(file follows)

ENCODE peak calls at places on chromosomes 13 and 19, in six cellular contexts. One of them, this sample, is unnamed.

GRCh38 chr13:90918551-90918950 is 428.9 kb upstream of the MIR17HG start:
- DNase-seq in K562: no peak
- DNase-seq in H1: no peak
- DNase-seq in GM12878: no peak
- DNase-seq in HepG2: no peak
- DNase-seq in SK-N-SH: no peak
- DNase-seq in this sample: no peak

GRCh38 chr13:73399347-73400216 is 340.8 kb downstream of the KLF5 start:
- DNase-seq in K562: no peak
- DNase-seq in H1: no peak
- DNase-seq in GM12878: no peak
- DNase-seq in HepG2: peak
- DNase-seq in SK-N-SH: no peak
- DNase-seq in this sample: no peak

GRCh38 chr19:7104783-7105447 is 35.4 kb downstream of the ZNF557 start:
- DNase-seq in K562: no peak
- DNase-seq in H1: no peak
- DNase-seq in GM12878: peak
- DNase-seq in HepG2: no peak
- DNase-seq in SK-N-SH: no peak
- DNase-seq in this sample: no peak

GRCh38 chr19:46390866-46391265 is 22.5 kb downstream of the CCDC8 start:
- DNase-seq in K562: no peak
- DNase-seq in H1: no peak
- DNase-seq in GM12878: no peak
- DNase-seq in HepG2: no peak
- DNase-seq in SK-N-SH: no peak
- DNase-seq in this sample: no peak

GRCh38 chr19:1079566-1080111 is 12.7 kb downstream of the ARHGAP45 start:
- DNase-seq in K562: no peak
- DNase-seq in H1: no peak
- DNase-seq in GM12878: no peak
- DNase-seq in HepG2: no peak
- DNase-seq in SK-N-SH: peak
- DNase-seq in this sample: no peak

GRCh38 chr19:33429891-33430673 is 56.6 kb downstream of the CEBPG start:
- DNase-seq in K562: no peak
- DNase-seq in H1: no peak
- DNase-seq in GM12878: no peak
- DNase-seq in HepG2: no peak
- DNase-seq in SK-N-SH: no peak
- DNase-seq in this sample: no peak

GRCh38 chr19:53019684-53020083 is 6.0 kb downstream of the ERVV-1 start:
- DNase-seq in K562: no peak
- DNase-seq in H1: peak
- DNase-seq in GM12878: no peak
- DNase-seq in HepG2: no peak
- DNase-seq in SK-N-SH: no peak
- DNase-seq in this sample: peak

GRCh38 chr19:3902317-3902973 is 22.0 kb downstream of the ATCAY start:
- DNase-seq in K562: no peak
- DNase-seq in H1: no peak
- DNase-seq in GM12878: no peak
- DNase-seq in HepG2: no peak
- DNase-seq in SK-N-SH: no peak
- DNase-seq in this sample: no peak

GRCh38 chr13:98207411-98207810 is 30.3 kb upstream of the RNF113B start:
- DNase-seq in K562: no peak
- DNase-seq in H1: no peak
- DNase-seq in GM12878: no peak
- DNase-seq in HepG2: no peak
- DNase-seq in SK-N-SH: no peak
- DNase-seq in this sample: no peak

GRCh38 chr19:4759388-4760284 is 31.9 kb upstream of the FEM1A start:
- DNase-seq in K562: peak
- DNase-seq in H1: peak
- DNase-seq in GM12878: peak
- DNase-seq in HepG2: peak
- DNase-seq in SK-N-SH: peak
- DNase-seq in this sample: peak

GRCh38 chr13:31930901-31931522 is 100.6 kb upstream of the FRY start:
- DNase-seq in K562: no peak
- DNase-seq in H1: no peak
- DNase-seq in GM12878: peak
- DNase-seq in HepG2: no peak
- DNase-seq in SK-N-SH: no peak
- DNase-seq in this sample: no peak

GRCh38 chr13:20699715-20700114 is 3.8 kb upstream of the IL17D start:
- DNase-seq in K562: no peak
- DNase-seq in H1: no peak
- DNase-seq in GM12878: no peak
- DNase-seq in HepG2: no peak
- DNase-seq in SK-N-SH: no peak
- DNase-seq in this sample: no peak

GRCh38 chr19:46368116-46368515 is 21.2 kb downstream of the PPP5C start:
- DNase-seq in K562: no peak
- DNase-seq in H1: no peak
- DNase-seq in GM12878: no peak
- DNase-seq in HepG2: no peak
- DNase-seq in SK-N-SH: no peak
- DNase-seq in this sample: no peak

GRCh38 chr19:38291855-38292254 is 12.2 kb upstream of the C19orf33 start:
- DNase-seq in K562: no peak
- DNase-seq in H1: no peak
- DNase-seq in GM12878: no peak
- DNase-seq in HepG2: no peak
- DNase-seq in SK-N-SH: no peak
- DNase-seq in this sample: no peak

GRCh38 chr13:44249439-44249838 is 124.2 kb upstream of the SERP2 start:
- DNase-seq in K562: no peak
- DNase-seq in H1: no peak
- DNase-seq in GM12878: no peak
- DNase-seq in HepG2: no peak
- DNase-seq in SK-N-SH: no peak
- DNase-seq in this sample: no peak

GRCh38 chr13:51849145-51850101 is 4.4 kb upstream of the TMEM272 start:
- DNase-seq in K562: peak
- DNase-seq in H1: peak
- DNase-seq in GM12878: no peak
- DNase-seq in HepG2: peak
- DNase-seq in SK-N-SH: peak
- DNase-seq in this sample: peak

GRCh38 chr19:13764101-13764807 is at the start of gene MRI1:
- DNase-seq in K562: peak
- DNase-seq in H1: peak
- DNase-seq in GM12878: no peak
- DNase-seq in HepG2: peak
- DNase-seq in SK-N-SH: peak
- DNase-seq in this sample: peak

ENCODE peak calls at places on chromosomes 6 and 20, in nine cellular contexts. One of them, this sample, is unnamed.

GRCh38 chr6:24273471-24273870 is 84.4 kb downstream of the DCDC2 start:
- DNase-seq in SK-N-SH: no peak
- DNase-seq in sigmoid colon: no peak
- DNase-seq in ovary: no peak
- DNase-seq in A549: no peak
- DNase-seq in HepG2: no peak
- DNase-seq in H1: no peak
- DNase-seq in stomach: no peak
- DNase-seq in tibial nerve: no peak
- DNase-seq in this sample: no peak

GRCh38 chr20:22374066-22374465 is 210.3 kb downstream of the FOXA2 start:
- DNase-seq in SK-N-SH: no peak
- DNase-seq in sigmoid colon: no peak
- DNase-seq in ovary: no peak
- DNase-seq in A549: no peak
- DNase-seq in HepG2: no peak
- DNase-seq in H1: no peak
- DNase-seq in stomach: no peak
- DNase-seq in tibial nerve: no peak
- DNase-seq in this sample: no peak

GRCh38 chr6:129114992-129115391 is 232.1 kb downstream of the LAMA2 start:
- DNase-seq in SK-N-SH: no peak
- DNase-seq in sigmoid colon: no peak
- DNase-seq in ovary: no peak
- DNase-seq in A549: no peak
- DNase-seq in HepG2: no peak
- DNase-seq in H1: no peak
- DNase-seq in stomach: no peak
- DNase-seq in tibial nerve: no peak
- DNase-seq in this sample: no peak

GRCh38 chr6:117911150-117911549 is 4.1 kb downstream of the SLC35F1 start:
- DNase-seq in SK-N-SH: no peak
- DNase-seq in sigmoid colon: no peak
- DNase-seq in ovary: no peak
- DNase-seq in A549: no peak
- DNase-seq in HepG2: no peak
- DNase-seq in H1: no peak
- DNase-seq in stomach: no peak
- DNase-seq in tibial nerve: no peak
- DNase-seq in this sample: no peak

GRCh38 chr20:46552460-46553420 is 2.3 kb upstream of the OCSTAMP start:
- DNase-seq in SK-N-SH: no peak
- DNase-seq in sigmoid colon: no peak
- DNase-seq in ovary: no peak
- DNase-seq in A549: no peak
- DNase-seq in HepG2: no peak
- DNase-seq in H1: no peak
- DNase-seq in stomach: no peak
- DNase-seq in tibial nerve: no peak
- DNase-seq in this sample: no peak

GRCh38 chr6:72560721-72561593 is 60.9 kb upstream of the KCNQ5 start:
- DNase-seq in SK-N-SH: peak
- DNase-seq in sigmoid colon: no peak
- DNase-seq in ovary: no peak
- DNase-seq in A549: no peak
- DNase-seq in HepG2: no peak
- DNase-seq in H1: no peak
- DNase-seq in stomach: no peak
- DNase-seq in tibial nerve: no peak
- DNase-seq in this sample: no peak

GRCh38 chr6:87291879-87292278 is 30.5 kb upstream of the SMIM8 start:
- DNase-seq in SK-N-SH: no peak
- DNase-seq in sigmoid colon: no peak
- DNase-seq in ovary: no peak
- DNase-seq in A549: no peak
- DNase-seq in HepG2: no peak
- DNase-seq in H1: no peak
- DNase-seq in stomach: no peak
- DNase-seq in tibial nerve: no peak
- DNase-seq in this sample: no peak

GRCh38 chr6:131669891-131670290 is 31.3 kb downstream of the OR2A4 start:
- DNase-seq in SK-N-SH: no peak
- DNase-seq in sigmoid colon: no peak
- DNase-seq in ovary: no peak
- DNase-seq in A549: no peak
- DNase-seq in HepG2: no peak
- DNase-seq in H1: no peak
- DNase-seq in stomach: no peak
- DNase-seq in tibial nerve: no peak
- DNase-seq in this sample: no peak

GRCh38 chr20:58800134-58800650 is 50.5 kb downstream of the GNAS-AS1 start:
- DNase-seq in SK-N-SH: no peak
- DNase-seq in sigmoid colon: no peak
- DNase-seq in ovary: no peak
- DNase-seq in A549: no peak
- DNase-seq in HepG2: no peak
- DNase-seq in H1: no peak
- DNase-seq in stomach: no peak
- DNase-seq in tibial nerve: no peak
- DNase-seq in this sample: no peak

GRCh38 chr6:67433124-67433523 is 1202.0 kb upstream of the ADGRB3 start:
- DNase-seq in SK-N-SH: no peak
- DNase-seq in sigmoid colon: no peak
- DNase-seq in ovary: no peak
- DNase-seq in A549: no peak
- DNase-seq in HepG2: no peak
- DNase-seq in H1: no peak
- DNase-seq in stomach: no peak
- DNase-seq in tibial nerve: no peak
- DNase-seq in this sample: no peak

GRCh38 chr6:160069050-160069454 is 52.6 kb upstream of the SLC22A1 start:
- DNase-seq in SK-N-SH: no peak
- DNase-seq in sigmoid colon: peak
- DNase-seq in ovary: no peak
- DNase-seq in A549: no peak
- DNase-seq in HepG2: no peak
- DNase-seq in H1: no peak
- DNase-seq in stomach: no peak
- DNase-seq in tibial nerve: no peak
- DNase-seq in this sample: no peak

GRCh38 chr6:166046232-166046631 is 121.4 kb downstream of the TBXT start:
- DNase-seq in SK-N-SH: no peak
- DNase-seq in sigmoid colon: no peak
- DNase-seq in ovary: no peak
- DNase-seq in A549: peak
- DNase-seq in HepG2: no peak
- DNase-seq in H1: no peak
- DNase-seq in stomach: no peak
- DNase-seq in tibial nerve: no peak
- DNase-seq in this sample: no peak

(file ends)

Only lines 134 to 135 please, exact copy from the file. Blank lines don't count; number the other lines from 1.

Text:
- DNase-seq in sigmoid colon: no peak
- DNase-seq in ovary: no peak